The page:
Budget 2013: How will it impact indirect tax disputes?
March, 13th 2013
While Budget 2013 may not have met the expectations of the industry on various fronts, however, a couple of steps have been made by the government in this budget to bring down increasing indirect tax disputes and litigations across the country.
The expansion of the categories of the applicants eligible to seek advance ruling under the customs, central excise and service tax laws has been a path breaking step taken by the government in this budget. Till now, this facility was available to few categories of taxpayers like foreign companies, joint venture of foreign companies, PSUs etc. Going forward, Public Limited Companies can seek advance ruling from the authorities on their correct liability to pay customs duty, excise duty & service tax before they decide to enter into newer businesses & transactions. This would provide certainty of indirect taxes to investors and would go a long way in reducing the tax disputes in future.
Further, the introduction of the Service Tax Voluntary Compliance Encouragement Scheme, 2013 (“the Scheme”) is also a step taken by the government in the right direction. The scheme would enable the delinquent tax payers to step up themselves and pay their service tax liabilities. The Scheme will help genuine taxpayers to set things right for the past considering ambiguities in the service tax law in past few years during its evolution period. The payment of service tax liability under the Scheme would grant immunity from interest, penalty and other proceedings to the taxpayers which might have been initiated against the taxpayers on account of such defaults.
Having said the positives, the current budget has also proposed a couple of legislative changes which may be regressive for the industry at large.
One of such proposals is limiting the power of the Tribunal under the customs, central excise and service tax laws to grant stay for a maximum period of 365 days post which the stay shall automatically stand vacated even where the delay in disposal of appeal is beyond the control of the taxpayers. The proposed amendment (if enacted) would require taxpayers to shell tax out of their pockets even where the taxpayers are diligently pursuing their appeals before Tribunal but still Tribunal didn’t dispose the appeals. The proposed amendment seems to be clearly against established principles of natural justice of audi alteram partem, which provides that no person should be condemned unheard. Also, this amendment defies the logic as it seeks to penalize taxpayers for pendency of large number of cases in the Indian judicial system.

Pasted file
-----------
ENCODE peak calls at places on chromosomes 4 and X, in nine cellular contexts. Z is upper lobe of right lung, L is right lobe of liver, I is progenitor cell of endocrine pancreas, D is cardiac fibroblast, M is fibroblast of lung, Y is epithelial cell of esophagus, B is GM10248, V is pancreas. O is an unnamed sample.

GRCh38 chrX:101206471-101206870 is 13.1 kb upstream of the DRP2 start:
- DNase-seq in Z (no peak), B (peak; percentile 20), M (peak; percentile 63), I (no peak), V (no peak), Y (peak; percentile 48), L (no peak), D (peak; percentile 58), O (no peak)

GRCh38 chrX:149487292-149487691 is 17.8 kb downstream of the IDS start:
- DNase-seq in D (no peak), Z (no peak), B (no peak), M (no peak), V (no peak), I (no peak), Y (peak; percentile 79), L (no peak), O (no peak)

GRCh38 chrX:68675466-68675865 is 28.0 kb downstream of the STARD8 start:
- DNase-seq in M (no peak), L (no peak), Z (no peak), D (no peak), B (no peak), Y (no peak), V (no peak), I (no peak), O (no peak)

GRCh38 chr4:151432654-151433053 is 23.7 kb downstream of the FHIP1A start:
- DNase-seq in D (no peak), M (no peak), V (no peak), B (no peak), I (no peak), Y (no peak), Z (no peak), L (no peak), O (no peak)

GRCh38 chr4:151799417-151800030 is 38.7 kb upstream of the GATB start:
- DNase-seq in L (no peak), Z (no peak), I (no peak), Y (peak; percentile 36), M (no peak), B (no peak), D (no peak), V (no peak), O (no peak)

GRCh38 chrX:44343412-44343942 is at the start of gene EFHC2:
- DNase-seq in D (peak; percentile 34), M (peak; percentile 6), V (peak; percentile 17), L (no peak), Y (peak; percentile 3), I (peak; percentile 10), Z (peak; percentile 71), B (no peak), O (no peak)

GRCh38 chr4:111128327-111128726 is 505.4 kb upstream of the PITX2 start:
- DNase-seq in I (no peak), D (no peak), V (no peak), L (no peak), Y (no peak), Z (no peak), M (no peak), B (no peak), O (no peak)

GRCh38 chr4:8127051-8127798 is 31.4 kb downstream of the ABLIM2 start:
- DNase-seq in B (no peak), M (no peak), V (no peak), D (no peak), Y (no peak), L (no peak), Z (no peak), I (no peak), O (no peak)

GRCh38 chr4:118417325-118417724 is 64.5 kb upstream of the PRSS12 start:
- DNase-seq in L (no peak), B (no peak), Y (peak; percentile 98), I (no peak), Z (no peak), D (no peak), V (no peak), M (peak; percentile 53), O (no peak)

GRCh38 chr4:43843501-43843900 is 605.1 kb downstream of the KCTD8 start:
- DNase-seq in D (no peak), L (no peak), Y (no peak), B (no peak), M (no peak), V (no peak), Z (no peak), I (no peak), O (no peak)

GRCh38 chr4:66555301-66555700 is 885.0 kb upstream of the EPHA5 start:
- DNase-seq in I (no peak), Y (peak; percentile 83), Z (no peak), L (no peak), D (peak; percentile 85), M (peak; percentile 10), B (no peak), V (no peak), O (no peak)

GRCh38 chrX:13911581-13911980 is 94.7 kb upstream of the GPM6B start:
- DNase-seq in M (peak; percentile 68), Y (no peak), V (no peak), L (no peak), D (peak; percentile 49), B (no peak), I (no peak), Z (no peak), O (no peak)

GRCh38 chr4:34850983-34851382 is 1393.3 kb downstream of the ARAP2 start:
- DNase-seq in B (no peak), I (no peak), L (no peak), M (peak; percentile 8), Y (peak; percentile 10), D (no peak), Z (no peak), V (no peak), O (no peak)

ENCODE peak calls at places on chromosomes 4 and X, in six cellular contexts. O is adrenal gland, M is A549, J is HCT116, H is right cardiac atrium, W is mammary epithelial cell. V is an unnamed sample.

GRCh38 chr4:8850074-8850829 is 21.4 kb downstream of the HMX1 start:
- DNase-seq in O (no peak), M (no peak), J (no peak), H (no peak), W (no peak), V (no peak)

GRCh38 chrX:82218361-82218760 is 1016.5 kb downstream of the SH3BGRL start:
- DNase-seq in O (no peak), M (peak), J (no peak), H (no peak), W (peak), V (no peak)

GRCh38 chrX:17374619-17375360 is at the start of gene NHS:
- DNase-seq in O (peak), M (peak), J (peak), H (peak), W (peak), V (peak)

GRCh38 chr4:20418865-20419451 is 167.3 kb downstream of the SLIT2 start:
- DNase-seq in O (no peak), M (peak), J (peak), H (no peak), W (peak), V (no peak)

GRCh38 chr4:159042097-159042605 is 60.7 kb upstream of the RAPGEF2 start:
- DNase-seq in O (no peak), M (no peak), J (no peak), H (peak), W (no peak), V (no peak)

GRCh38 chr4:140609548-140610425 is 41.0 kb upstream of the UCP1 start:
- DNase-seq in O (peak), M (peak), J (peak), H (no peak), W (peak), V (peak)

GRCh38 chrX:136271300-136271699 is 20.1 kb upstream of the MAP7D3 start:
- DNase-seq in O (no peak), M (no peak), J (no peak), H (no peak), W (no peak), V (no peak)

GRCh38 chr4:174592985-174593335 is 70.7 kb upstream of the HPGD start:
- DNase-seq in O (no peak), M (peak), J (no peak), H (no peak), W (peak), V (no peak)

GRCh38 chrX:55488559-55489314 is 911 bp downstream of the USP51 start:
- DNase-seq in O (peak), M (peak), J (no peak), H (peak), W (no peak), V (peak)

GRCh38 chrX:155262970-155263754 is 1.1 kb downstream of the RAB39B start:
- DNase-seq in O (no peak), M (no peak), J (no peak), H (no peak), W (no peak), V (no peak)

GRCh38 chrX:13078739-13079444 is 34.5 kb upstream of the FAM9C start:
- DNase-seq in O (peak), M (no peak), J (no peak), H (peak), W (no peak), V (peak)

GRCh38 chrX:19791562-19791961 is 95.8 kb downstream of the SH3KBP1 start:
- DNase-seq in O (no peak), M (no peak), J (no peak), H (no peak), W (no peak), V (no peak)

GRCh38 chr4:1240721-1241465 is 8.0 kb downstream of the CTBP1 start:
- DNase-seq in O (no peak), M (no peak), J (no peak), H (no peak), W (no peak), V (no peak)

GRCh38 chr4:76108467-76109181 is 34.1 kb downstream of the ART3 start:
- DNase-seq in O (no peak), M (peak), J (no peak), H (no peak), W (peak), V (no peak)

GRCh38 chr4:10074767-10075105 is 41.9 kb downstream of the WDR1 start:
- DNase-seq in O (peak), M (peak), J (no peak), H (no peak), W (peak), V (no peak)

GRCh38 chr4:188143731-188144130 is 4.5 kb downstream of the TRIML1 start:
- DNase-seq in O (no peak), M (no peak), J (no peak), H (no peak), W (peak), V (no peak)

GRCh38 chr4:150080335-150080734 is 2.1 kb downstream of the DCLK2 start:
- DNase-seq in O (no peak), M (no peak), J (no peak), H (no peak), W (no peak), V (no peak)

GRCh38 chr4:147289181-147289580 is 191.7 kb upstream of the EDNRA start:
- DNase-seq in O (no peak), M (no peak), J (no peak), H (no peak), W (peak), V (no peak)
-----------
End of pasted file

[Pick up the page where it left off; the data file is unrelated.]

The second such proposal is introduction of the provisions under the federal indirect taxes wherein specific offences are proposed to be made non-bailable and authorizing the field formations to grant bail with respect to bailable offences. Further, re-introduction of prosecution provisions under the service tax laws would add to the hardship & harassment of the tax payers.
Therefore, while the Finance Minister in his budget speech mentioned that the intent of the Central Government is to bring clarity in tax laws, a stable tax regime, a non-adversarial tax administration, a fair mechanism for dispute resolution and an independent judiciary. However, the fine print of some of the Budget proposals suggests that such reforms are distant from this stated intent.
Hence, the proposals made in Budget 2013 are a mixed bag (both boon and bane) for the taxpayers as far as Indirect tax disputes and litigations are concerned.